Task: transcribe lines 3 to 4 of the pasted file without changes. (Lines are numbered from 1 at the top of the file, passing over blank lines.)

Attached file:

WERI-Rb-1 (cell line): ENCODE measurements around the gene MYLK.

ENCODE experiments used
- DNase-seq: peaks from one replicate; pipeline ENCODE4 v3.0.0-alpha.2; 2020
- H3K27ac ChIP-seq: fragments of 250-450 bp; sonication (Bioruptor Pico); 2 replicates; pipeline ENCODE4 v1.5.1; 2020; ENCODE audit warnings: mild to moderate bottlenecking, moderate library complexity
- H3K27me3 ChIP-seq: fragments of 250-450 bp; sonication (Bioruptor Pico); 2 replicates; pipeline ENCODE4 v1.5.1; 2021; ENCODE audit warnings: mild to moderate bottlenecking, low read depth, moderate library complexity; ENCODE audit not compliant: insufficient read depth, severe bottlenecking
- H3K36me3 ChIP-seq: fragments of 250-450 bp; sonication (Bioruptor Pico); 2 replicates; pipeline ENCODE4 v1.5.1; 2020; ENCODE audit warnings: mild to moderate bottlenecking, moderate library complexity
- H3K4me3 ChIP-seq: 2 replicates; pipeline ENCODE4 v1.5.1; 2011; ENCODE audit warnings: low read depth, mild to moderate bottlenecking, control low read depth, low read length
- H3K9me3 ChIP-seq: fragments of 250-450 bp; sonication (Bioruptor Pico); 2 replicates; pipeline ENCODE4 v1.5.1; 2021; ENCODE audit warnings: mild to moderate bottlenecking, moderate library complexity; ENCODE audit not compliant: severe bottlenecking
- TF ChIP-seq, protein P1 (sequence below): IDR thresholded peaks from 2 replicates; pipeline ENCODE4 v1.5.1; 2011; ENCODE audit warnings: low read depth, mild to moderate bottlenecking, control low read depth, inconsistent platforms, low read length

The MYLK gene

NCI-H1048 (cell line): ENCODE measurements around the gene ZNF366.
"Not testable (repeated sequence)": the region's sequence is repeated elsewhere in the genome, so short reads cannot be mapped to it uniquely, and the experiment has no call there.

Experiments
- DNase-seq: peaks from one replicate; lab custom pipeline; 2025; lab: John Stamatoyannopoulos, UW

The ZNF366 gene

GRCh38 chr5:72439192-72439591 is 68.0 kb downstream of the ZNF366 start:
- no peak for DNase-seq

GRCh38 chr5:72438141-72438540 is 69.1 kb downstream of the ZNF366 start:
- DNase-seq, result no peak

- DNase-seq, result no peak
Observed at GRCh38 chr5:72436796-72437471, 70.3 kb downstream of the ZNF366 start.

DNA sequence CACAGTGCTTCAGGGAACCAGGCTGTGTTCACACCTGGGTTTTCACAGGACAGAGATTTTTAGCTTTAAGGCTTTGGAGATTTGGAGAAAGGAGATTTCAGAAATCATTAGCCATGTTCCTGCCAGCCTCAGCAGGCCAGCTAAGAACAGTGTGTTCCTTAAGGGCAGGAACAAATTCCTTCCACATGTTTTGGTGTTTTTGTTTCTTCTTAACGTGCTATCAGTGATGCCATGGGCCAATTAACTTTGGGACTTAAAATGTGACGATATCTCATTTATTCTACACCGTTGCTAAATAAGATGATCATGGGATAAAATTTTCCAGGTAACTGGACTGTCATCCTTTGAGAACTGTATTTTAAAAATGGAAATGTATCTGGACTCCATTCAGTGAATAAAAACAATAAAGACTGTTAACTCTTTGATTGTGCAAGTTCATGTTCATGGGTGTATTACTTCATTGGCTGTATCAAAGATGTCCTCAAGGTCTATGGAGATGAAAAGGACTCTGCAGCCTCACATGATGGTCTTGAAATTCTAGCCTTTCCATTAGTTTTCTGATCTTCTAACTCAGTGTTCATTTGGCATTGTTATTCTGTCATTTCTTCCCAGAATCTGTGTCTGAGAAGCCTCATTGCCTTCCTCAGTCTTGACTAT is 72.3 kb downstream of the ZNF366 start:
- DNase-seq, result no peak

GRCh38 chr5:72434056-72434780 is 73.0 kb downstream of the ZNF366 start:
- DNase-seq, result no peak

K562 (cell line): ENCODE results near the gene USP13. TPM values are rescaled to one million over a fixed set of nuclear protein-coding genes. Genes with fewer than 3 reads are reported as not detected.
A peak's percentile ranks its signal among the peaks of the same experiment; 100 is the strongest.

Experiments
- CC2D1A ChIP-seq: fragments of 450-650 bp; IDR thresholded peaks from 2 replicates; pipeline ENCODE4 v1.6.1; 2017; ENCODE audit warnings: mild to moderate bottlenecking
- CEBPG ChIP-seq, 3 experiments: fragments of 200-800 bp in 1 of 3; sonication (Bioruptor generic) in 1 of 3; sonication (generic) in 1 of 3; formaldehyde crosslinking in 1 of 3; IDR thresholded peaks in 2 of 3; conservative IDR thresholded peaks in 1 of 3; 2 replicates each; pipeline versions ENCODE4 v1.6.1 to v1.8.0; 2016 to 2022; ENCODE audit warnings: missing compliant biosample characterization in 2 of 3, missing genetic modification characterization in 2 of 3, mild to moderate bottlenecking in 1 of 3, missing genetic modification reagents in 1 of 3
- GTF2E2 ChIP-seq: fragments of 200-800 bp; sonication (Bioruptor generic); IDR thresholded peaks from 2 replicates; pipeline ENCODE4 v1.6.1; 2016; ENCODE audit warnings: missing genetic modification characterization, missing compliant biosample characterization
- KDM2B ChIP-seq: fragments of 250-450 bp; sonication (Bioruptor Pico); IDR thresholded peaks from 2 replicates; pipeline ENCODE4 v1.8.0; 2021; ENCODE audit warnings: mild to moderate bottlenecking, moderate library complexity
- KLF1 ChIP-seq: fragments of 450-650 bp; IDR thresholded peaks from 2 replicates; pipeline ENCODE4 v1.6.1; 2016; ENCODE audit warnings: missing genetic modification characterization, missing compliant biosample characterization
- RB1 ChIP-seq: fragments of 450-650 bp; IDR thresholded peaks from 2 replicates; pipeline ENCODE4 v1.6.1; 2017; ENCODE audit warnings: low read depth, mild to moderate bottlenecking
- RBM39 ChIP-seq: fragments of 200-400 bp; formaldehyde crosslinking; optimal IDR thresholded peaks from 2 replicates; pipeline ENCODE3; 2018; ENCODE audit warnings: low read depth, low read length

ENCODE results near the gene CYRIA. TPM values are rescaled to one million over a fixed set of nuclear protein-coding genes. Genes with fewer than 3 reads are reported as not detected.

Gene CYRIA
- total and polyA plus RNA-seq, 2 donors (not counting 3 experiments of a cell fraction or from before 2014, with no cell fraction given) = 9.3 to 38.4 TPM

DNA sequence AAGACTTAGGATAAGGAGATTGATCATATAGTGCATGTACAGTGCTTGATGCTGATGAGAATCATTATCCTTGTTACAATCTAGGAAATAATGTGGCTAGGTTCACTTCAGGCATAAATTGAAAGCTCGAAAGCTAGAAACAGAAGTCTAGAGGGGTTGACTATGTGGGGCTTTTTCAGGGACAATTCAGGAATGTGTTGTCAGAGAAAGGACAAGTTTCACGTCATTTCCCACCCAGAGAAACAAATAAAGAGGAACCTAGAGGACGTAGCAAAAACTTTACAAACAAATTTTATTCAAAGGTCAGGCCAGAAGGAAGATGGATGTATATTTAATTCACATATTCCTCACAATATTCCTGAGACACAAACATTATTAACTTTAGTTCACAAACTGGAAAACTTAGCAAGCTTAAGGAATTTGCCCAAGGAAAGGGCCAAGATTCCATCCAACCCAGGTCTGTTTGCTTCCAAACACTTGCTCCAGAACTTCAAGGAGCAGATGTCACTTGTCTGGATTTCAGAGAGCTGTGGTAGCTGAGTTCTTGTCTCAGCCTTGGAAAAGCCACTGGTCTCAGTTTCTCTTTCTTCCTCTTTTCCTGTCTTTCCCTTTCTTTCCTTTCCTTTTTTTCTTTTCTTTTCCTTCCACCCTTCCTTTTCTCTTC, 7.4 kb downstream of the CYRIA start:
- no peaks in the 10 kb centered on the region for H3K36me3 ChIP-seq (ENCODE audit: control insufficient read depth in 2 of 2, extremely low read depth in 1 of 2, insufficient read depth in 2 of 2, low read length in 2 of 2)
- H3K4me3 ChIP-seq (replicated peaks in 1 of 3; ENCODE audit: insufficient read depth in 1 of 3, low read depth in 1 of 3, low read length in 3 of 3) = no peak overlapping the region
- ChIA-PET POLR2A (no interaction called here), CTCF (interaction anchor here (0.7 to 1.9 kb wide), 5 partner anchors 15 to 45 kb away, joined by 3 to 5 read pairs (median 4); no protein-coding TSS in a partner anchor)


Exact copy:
- DNase-seq: peaks from one replicate; pipeline ENCODE4 v3.0.0-alpha.2; 2020
- H3K27ac ChIP-seq: fragments of 250-450 bp; sonication (Bioruptor Pico); 2 replicates; pipeline ENCODE4 v1.5.1; 2020; ENCODE audit warnings: mild to moderate bottlenecking, moderate library complexity